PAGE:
The Future of Health and Health Care

I want to say one word to you. Just one word.

Silhouette of two men talking with their heads close together. One man had his arm around the shoulders of the other. In the background are the ones and zeroes of binary code.

In the movie The Graduate, Benjamin receives one word, whispered in hushed tones, as guidance to a successful future: “plastics.” Today, the National Library of Medicine, and the NIH as a whole, would whisper “data.”

The future of health and health care rests on data—genomic data, environmental sensor-generated data, electronic health records data, patient-generated data, research collected data.

Why is data worth our attention now? Because data generated in one research project could be analyzed by others and help grow knowledge more quickly.

The data originating from research projects is becoming as important as the answers those research projects are providing. Various kinds of data originate from research, including genomic assays, responses to surveys, and environmental assessments of air quality and temperature. Making sure these data are effectively used in the original study is the responsibility of the investigators. But who will make sure that relevant parts of these very complex and expensive-to-generate data will remain available for use by other investigators? And maybe even more important, who will pay for making those data discoverable, secure, available, and actionable?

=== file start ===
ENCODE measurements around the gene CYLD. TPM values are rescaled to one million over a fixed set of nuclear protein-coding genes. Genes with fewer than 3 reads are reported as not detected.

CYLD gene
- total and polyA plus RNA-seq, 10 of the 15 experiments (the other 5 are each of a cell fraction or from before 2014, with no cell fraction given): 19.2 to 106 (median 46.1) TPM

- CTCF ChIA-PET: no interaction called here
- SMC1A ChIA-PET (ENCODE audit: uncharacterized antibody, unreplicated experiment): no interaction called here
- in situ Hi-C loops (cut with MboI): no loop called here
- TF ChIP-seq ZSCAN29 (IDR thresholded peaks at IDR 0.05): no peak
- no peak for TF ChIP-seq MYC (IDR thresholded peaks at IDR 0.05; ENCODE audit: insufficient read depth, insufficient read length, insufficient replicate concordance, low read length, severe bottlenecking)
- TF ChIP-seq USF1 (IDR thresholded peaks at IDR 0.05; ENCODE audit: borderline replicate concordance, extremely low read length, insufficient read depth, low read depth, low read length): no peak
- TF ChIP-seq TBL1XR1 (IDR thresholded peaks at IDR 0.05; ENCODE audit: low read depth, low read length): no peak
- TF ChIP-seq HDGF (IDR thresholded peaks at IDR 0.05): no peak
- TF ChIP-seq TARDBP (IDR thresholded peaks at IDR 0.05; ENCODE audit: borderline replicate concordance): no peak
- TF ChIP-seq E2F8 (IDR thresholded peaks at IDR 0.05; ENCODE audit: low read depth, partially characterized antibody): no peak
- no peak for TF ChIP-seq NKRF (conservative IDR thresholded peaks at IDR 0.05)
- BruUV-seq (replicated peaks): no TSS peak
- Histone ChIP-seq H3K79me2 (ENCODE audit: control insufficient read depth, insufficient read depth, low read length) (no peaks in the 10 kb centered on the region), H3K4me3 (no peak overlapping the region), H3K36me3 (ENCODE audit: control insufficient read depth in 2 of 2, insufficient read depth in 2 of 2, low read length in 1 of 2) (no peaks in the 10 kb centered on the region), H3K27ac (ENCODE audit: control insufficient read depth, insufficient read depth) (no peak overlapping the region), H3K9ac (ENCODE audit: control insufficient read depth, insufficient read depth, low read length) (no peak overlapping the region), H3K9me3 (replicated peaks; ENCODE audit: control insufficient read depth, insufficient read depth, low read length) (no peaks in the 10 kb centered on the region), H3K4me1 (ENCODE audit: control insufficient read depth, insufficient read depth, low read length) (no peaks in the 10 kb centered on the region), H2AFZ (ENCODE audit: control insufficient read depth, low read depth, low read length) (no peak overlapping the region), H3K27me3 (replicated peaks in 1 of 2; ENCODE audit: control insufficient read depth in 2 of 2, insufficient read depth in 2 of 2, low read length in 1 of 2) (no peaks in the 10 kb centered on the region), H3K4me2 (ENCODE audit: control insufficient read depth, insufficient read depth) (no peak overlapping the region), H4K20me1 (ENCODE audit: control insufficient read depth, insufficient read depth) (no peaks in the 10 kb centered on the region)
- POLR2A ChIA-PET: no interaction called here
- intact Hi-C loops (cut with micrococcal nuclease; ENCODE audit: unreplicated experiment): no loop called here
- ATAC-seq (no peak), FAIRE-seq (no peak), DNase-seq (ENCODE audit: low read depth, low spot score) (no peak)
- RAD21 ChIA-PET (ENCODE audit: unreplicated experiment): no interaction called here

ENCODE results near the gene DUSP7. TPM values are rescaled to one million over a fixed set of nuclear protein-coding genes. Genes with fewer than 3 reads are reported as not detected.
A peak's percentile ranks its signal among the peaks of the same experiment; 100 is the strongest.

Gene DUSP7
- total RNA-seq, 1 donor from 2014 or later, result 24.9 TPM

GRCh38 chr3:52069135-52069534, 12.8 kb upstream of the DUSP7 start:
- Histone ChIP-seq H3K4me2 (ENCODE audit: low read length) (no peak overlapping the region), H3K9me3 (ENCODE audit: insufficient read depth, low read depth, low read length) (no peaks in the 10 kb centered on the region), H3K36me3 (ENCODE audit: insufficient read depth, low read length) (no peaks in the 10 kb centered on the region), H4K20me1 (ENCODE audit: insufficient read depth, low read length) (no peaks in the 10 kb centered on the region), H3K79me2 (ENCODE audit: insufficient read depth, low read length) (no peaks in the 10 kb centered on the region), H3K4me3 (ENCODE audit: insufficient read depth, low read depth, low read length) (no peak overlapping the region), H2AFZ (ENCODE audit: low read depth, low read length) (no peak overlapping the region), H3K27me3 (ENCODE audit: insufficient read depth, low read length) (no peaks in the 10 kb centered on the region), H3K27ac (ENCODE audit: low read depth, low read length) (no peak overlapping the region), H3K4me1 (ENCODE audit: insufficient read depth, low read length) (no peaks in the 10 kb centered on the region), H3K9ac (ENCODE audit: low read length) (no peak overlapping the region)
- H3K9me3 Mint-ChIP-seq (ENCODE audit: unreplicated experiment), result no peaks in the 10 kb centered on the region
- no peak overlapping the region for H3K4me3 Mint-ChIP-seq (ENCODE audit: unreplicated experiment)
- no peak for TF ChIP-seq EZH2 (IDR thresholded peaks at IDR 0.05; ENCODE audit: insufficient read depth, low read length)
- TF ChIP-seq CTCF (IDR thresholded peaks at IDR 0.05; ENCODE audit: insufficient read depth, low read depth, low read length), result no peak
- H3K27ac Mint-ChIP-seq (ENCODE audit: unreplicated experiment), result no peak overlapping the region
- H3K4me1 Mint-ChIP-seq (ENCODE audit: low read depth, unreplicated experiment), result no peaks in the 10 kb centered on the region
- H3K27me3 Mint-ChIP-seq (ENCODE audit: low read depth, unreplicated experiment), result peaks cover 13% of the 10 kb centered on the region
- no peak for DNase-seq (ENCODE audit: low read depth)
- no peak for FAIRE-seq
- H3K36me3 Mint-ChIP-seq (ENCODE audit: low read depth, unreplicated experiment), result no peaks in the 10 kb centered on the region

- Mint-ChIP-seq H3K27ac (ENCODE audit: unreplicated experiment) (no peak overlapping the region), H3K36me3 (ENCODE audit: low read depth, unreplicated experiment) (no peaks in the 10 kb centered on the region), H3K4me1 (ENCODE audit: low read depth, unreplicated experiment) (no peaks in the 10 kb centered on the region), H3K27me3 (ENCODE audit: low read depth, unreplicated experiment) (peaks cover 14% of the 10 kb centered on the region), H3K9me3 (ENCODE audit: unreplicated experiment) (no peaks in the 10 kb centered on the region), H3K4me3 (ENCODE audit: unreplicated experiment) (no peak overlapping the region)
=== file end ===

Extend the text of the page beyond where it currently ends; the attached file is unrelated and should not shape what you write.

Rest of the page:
We believe the NLM must play a key role in preserving data generated in the course of research, whether conducted by professional scientists or citizen scientists. We know how to purposefully create collections of information and organize them for viewing and use by the public. We can extend this skill set to the curation of research data. We also have the utilities in place to protect the data by making sure only those individuals with permission to access data can actually do so.

We have much to learn along the way, for handling data is not straightforward, and the analytical methods that help us best learn from data await future development, but we have the foundation on which to build, the knowledge to get us going, and the tradition of service-inspired research that enables us to learn as we go.

Over the next few months I will outline NLM’s plan to become what the ACD report recommended—the “epicenter of data science for the NIH.” I look forward to your comments.

Author: Patti Brennan

Director, US National Library of Medicine

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